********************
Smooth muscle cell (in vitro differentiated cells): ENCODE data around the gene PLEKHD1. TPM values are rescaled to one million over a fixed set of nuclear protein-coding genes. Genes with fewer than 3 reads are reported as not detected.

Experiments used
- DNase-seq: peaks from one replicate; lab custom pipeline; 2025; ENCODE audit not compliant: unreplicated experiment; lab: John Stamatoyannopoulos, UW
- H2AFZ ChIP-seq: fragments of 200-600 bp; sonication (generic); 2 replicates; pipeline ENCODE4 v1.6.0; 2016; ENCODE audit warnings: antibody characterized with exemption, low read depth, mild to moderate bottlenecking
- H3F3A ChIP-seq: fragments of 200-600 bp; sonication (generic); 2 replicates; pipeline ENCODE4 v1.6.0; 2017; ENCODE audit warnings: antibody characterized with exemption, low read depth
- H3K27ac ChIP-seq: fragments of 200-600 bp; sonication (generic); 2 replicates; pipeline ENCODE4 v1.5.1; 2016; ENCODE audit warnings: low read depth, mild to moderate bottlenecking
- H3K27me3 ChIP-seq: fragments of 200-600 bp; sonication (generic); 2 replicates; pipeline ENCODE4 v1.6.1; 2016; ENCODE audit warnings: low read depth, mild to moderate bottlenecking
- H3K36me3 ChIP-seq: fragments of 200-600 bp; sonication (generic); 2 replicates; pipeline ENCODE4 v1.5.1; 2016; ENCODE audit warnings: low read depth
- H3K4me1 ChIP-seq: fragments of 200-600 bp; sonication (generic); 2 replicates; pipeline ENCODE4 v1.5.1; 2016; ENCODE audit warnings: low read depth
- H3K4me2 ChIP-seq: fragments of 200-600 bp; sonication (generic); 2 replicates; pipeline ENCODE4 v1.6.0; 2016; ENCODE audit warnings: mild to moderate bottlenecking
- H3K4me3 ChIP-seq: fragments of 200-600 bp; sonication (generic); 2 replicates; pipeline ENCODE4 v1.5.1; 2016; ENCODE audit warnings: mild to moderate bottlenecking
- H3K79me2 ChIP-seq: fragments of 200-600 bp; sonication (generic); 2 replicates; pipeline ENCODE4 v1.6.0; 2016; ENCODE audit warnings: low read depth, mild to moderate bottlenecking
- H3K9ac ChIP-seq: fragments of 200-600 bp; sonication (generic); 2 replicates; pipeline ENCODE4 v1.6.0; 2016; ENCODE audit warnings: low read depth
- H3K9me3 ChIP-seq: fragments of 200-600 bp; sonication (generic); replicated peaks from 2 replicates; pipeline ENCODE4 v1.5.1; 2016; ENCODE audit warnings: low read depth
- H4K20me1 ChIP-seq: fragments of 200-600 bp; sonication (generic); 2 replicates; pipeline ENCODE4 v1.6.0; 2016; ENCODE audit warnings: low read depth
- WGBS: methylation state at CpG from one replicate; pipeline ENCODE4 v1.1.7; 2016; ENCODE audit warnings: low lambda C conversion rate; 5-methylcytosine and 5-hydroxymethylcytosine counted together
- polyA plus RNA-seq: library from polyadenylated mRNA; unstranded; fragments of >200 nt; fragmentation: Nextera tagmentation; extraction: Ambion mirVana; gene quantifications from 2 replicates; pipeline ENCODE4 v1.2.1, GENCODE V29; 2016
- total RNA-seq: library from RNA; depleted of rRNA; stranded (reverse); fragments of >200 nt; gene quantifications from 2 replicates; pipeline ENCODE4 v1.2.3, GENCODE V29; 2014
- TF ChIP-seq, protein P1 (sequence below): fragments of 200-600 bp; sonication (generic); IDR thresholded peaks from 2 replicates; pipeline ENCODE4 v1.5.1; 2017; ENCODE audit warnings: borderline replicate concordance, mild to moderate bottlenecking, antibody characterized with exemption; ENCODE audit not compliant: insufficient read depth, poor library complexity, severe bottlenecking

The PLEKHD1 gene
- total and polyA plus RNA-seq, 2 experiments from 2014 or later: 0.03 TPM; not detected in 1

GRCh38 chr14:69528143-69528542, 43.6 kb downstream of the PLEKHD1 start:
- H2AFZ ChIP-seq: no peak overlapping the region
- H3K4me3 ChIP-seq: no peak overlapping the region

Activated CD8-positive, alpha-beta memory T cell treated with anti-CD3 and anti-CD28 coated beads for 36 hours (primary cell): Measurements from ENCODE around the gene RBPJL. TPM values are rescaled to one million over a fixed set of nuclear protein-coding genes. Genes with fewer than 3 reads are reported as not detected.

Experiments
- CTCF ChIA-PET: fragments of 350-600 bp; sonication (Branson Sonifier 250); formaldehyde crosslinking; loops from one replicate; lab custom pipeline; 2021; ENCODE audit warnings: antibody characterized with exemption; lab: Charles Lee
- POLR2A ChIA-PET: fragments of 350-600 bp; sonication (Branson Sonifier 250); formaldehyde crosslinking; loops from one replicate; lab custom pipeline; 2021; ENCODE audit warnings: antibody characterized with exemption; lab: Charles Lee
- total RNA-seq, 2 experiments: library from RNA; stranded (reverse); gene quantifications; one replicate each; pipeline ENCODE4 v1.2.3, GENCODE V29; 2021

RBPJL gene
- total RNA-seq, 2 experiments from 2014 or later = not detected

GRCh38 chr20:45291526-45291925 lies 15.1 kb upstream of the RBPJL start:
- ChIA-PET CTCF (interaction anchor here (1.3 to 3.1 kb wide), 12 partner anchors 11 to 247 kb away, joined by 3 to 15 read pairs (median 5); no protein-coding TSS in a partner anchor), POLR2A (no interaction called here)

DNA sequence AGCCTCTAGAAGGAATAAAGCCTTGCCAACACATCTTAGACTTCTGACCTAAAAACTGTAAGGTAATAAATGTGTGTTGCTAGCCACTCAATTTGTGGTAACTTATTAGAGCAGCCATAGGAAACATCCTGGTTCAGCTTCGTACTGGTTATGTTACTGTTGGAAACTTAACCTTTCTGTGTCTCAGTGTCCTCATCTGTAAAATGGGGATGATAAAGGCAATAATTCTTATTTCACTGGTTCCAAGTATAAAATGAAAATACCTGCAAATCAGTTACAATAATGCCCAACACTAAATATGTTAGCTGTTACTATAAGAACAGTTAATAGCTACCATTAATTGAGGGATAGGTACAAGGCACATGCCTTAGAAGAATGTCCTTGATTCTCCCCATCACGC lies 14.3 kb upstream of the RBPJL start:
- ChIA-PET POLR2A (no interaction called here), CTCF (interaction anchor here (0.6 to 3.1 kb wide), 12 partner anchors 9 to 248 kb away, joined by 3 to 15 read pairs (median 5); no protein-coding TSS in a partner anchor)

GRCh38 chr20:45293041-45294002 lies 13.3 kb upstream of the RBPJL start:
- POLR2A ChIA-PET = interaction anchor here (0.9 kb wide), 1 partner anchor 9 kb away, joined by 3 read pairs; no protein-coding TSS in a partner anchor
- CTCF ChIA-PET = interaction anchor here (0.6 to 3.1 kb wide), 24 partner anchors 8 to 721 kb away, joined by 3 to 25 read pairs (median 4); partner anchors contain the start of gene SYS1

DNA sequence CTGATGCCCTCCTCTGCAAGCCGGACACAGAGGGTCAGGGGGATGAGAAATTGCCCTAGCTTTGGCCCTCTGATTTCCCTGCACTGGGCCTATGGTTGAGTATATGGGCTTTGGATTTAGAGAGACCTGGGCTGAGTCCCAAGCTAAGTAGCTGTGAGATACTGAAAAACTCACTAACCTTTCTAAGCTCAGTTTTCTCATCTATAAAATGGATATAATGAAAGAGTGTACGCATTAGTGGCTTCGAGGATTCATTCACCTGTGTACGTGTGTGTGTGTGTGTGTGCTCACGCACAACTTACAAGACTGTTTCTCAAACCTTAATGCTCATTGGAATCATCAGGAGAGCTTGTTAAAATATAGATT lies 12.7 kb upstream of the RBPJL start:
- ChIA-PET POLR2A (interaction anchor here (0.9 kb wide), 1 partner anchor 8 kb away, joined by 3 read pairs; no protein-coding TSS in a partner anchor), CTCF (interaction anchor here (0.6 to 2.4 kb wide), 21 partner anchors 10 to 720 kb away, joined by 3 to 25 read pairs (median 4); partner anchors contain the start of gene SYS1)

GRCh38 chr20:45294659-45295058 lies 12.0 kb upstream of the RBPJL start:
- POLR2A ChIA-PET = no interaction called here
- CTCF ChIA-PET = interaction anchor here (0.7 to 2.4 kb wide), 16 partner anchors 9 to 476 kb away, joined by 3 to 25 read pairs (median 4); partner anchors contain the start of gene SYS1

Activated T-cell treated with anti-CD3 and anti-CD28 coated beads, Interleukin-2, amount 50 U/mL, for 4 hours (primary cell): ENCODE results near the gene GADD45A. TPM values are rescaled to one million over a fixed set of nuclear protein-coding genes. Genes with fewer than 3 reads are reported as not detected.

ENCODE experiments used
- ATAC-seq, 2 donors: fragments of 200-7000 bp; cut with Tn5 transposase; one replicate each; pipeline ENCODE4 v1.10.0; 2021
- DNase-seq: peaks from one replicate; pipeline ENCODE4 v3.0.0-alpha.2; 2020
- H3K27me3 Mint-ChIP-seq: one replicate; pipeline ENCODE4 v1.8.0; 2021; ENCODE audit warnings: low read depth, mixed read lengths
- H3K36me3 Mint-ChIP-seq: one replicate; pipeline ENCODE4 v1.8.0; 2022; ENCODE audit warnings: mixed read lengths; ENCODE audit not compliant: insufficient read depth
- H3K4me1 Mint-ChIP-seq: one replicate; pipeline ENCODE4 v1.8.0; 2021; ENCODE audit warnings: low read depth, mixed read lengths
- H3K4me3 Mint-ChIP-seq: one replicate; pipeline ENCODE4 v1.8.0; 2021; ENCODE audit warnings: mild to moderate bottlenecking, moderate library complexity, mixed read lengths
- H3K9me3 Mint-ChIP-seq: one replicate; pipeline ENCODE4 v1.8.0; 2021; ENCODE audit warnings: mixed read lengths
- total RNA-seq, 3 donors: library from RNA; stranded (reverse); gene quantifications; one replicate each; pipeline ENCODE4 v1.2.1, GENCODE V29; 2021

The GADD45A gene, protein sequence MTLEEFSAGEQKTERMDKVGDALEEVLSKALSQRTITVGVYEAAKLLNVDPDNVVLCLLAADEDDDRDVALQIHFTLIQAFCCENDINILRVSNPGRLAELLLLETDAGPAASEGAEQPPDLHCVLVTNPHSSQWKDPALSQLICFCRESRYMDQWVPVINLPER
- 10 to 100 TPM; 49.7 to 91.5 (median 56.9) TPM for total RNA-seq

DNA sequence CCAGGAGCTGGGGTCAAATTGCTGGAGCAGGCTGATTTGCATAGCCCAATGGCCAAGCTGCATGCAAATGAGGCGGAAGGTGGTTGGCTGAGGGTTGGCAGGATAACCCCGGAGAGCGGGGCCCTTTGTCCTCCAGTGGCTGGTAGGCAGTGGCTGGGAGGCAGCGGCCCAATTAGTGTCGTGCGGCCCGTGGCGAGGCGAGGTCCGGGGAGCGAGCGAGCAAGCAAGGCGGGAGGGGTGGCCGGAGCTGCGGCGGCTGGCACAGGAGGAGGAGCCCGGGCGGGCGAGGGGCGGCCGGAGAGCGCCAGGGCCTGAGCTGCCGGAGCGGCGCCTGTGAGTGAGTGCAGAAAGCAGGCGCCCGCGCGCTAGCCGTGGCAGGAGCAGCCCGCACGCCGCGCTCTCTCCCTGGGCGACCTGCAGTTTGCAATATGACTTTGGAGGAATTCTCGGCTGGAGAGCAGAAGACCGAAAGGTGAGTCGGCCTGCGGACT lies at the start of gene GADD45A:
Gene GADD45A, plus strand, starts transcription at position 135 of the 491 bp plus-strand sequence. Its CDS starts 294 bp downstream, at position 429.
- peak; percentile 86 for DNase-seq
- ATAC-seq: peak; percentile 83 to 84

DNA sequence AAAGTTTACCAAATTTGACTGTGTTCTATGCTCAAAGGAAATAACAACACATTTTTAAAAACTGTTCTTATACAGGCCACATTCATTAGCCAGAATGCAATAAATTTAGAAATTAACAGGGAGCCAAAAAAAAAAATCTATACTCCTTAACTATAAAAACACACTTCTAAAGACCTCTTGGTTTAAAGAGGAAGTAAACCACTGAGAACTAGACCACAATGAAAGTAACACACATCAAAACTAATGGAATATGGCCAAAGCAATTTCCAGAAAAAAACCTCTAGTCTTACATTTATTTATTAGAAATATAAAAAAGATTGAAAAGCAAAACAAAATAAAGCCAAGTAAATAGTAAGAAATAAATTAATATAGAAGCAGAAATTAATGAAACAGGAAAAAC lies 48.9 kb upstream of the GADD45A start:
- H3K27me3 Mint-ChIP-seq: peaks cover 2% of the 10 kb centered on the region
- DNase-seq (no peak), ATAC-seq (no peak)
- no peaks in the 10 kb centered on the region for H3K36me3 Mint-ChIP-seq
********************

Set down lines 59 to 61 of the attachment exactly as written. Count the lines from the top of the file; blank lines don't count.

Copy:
- ATAC-seq: peak; percentile 83 to 84

DNA sequence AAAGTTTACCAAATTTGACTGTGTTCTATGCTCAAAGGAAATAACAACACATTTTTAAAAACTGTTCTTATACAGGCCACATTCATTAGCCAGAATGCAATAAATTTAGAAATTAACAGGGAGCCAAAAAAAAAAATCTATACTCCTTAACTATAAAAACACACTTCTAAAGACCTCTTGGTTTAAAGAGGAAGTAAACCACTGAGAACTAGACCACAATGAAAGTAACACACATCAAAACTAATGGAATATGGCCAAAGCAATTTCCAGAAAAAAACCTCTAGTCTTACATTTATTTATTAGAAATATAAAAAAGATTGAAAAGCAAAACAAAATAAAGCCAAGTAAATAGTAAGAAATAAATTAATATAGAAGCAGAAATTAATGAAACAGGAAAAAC lies 48.9 kb upstream of the GADD45A start:
- H3K27me3 Mint-ChIP-seq: peaks cover 2% of the 10 kb centered on the region